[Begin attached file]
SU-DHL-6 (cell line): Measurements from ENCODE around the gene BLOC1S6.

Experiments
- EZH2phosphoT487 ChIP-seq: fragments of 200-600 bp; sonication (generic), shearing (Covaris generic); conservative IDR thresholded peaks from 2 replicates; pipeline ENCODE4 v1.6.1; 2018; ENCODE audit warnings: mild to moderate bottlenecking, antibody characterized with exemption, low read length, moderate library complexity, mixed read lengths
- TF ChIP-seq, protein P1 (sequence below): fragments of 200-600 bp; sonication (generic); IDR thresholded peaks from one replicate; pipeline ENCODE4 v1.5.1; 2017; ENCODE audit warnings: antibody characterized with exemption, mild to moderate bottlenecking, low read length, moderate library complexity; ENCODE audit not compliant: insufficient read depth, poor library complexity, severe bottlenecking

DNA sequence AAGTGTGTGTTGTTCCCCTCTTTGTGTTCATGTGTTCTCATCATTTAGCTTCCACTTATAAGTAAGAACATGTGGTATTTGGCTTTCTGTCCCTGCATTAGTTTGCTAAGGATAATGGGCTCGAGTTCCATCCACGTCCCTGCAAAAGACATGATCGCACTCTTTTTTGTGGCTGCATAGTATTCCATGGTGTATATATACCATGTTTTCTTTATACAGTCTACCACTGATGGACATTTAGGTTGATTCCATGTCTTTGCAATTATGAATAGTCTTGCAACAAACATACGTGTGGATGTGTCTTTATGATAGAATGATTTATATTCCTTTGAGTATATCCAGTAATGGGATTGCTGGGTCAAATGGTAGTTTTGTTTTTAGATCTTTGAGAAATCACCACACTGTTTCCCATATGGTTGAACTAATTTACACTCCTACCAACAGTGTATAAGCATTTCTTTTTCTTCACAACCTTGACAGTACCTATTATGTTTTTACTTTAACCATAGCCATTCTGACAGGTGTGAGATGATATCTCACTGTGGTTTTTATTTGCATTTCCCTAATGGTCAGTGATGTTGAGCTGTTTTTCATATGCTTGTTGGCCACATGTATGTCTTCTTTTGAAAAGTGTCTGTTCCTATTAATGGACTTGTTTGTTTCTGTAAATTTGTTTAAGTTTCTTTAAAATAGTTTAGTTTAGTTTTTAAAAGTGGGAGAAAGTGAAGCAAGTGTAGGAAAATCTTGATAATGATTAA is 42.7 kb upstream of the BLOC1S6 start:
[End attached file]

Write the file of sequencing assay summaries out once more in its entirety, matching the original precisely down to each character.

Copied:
SU-DHL-6 (cell line): Measurements from ENCODE around the gene BLOC1S6.

Experiments
- EZH2phosphoT487 ChIP-seq: fragments of 200-600 bp; sonication (generic), shearing (Covaris generic); conservative IDR thresholded peaks from 2 replicates; pipeline ENCODE4 v1.6.1; 2018; ENCODE audit warnings: mild to moderate bottlenecking, antibody characterized with exemption, low read length, moderate library complexity, mixed read lengths
- TF ChIP-seq, protein P1 (sequence below): fragments of 200-600 bp; sonication (generic); IDR thresholded peaks from one replicate; pipeline ENCODE4 v1.5.1; 2017; ENCODE audit warnings: antibody characterized with exemption, mild to moderate bottlenecking, low read length, moderate library complexity; ENCODE audit not compliant: insufficient read depth, poor library complexity, severe bottlenecking

DNA sequence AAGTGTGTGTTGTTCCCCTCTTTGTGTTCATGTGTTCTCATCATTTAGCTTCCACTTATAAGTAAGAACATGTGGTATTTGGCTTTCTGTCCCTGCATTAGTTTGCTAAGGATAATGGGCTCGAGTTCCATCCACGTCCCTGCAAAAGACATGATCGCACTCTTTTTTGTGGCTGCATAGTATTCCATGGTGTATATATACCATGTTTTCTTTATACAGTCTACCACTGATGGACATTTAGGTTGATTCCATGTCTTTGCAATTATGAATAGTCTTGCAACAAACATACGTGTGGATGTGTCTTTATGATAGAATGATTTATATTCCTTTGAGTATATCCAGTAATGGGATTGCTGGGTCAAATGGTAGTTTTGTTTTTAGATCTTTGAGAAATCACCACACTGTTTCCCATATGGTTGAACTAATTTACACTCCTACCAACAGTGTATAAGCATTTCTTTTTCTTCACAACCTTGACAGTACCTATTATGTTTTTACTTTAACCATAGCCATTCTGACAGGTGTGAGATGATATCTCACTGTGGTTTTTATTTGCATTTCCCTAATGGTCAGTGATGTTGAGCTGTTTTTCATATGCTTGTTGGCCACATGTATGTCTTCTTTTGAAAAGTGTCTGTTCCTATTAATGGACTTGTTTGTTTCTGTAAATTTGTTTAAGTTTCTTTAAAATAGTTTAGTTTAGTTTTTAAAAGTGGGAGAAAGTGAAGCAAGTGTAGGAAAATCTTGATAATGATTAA is 42.7 kb upstream of the BLOC1S6 start: